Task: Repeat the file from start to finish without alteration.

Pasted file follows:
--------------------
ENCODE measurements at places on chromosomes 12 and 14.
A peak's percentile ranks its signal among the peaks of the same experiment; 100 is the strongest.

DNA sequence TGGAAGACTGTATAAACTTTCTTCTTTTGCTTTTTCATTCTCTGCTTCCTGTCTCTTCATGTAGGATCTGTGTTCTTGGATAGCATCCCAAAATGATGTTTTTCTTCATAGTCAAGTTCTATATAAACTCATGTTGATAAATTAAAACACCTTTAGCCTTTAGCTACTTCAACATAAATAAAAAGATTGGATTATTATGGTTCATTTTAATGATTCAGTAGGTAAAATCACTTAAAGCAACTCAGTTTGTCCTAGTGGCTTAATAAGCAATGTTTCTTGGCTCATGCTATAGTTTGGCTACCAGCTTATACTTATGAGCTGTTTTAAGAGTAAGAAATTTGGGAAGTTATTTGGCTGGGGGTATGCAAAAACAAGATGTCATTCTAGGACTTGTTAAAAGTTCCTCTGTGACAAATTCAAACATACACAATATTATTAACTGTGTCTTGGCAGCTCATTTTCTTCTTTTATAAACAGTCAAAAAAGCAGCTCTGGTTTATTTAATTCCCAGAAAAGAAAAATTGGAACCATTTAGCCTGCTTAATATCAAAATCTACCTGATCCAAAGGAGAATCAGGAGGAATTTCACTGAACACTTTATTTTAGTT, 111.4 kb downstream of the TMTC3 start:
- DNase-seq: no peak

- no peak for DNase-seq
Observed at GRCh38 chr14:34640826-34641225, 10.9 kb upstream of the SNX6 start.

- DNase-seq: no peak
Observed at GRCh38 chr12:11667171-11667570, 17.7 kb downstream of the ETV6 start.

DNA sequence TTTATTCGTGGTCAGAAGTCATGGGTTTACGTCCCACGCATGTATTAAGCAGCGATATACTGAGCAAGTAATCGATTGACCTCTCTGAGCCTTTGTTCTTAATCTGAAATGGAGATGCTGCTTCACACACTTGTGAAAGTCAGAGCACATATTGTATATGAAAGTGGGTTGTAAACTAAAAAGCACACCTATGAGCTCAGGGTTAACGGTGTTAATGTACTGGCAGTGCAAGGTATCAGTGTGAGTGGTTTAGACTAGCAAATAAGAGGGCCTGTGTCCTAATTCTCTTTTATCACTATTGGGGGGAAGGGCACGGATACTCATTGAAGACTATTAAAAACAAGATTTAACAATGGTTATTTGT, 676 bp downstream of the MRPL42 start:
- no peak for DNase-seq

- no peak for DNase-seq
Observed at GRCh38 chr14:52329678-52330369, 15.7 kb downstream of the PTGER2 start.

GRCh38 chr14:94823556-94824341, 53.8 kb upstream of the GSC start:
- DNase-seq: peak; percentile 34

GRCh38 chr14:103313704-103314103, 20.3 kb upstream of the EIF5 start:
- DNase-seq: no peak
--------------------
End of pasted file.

ENCODE measurements at places on chromosomes 12 and 14.
A peak's percentile ranks its signal among the peaks of the same experiment; 100 is the strongest.

DNA sequence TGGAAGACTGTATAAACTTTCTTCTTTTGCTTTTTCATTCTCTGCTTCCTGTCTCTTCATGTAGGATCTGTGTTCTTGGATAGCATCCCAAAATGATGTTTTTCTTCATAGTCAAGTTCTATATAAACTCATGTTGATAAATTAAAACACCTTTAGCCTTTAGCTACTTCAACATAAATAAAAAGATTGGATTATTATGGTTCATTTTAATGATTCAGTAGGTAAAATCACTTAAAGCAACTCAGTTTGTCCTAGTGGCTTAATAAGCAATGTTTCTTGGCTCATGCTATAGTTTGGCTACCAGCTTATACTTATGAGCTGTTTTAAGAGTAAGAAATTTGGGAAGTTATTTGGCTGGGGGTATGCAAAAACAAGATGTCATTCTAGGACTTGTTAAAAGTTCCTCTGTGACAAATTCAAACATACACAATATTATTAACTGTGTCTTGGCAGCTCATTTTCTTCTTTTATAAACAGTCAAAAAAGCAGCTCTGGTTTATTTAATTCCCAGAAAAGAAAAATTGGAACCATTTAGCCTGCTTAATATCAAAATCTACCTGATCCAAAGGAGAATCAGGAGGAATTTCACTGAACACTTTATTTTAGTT, 111.4 kb downstream of the TMTC3 start:
- DNase-seq: no peak

- no peak for DNase-seq
Observed at GRCh38 chr14:34640826-34641225, 10.9 kb upstream of the SNX6 start.

- DNase-seq: no peak
Observed at GRCh38 chr12:11667171-11667570, 17.7 kb downstream of the ETV6 start.

DNA sequence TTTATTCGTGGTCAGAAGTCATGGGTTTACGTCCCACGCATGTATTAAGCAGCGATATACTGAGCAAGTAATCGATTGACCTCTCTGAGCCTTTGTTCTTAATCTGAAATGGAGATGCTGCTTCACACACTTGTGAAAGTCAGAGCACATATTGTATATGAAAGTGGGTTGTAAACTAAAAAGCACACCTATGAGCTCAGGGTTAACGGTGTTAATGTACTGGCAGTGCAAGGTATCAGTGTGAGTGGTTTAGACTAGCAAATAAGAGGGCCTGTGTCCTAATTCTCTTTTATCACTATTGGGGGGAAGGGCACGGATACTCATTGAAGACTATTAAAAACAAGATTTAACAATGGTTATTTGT, 676 bp downstream of the MRPL42 start:
- no peak for DNase-seq

- no peak for DNase-seq
Observed at GRCh38 chr14:52329678-52330369, 15.7 kb downstream of the PTGER2 start.

GRCh38 chr14:94823556-94824341, 53.8 kb upstream of the GSC start:
- DNase-seq: peak; percentile 34

GRCh38 chr14:103313704-103314103, 20.3 kb upstream of the EIF5 start:
- DNase-seq: no peak